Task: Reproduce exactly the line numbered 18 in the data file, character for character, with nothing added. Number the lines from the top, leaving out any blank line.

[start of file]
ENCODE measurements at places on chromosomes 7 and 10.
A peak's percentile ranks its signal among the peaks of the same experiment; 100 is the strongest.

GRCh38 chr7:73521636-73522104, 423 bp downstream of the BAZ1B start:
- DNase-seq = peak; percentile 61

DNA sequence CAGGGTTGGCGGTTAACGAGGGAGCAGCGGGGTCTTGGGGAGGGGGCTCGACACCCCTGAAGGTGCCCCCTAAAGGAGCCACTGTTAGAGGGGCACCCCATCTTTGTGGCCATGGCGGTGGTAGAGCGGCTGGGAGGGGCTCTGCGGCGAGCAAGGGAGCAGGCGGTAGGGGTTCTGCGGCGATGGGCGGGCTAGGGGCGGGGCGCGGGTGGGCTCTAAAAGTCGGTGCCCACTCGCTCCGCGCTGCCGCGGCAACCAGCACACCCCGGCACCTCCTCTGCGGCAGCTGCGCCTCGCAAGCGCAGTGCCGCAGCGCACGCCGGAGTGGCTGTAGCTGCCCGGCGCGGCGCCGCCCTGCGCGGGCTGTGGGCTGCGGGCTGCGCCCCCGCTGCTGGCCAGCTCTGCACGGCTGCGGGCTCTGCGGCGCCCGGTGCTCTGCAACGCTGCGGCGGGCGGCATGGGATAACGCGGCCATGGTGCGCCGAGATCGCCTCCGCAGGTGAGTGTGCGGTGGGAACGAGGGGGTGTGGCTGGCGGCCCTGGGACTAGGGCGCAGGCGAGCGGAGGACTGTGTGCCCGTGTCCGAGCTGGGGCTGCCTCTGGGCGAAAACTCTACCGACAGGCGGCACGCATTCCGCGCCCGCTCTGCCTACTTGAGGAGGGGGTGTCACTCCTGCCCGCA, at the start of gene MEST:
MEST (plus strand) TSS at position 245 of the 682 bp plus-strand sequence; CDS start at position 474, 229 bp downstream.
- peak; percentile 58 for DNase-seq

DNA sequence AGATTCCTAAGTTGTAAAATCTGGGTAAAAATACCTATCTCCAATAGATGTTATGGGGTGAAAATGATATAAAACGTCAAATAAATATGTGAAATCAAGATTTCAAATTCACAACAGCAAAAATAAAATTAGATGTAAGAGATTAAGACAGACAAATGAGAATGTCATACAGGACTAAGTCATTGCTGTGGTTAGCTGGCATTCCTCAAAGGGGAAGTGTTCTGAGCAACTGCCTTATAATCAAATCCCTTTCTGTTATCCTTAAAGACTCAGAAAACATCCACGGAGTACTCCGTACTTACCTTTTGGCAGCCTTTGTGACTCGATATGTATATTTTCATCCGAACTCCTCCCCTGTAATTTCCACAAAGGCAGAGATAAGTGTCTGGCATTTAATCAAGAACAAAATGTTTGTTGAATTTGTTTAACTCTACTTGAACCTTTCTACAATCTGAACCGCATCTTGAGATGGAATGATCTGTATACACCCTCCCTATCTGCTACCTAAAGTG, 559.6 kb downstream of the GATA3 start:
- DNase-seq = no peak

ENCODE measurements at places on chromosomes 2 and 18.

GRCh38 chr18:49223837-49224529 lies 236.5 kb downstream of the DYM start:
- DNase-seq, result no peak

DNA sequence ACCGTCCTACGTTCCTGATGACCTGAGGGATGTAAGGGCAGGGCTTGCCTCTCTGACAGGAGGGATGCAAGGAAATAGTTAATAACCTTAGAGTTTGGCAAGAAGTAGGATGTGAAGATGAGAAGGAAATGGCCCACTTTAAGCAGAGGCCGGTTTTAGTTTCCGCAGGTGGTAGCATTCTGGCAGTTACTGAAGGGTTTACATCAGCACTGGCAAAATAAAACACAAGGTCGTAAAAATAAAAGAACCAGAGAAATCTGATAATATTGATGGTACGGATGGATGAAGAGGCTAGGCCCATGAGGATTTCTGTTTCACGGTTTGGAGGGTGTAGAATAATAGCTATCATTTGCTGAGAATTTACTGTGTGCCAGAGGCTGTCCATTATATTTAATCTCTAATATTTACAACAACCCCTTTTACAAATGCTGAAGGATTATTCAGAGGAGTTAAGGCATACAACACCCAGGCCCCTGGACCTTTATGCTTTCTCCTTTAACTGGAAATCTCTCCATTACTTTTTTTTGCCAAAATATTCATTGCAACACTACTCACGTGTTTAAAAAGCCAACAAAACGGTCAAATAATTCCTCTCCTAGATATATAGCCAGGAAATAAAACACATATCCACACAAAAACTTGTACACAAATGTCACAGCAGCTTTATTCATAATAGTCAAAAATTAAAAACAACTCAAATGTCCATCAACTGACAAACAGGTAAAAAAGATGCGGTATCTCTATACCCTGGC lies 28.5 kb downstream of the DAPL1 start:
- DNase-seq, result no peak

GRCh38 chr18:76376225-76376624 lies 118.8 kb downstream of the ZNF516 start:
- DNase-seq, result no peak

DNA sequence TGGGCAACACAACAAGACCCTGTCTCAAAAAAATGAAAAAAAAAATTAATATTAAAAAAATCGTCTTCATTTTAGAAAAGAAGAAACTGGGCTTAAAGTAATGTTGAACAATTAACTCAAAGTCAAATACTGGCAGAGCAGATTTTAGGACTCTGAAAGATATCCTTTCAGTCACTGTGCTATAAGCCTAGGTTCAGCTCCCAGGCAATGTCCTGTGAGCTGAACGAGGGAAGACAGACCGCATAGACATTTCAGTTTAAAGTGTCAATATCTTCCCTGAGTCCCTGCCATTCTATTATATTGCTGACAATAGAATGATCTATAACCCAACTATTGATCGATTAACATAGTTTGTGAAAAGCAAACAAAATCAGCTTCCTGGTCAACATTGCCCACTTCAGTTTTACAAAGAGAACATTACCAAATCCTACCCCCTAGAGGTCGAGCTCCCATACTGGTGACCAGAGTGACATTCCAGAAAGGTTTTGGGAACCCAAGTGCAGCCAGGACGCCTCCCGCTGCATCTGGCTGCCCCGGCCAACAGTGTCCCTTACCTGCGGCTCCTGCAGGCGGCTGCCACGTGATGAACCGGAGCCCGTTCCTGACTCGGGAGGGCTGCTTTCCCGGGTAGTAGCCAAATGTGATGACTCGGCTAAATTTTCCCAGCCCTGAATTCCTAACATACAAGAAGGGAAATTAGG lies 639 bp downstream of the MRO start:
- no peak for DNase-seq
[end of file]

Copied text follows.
- no peak for DNase-seq